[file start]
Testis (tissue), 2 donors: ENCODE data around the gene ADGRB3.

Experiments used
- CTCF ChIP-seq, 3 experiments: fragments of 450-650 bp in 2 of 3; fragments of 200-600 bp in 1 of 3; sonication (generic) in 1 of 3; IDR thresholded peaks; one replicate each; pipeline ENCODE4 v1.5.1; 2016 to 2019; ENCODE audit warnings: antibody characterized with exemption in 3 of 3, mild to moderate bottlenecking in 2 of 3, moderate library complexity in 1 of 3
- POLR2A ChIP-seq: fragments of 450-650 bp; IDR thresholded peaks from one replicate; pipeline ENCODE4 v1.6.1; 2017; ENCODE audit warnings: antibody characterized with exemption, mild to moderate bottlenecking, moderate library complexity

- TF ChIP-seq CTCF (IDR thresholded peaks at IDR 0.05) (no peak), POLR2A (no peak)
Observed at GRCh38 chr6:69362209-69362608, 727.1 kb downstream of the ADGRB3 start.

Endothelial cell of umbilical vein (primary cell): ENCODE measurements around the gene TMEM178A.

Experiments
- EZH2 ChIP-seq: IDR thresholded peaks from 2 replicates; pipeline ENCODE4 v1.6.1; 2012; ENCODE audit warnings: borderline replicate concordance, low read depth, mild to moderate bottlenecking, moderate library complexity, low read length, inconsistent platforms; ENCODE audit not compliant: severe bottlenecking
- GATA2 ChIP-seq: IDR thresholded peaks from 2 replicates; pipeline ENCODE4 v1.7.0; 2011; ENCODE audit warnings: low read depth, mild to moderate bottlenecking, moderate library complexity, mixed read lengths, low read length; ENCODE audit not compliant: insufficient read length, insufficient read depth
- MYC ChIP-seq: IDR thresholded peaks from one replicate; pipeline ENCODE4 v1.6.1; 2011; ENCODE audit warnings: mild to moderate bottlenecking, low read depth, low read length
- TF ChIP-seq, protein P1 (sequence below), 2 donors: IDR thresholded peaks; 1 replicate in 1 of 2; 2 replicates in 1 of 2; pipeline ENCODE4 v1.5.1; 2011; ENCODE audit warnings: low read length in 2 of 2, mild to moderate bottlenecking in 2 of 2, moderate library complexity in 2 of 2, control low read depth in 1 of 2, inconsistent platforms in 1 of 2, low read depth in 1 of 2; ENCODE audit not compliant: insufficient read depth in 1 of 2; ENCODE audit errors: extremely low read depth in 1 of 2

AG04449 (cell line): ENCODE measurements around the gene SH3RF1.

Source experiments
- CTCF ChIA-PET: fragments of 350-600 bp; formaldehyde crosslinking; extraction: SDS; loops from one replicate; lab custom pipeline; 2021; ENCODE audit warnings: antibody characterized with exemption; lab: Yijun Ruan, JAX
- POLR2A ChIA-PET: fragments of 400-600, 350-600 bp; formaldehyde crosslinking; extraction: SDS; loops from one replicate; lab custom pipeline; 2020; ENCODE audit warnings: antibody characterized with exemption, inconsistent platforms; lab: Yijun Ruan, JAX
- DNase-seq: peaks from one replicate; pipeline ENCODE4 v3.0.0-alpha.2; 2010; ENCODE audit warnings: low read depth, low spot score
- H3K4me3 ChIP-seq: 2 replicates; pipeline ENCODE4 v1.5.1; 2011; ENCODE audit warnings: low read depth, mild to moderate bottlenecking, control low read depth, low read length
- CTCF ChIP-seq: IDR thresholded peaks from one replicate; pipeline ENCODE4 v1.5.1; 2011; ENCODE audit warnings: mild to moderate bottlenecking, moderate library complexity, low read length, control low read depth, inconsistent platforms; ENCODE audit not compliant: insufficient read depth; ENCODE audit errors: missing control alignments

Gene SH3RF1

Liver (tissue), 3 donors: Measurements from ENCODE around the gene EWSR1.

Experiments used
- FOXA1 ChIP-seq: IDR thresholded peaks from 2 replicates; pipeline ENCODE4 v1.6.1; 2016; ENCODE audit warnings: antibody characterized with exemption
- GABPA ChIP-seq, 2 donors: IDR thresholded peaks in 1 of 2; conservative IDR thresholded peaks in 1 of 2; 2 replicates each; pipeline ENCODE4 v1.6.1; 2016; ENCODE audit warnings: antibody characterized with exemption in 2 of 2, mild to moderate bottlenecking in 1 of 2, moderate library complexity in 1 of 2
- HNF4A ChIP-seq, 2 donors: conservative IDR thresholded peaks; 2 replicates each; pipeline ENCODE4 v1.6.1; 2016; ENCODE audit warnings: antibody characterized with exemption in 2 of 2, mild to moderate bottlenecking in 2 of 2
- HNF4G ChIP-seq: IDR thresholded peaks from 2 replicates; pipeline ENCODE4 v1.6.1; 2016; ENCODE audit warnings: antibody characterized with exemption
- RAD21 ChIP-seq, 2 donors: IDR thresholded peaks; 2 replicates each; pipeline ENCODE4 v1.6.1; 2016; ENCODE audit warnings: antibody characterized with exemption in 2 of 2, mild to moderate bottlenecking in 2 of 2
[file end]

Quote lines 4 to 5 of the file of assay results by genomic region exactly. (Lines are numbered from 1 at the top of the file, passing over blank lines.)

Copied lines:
- POLR2A ChIP-seq: fragments of 450-650 bp; IDR thresholded peaks from one replicate; pipeline ENCODE4 v1.6.1; 2017; ENCODE audit warnings: antibody characterized with exemption, mild to moderate bottlenecking, moderate library complexity

- TF ChIP-seq CTCF (IDR thresholded peaks at IDR 0.05) (no peak), POLR2A (no peak)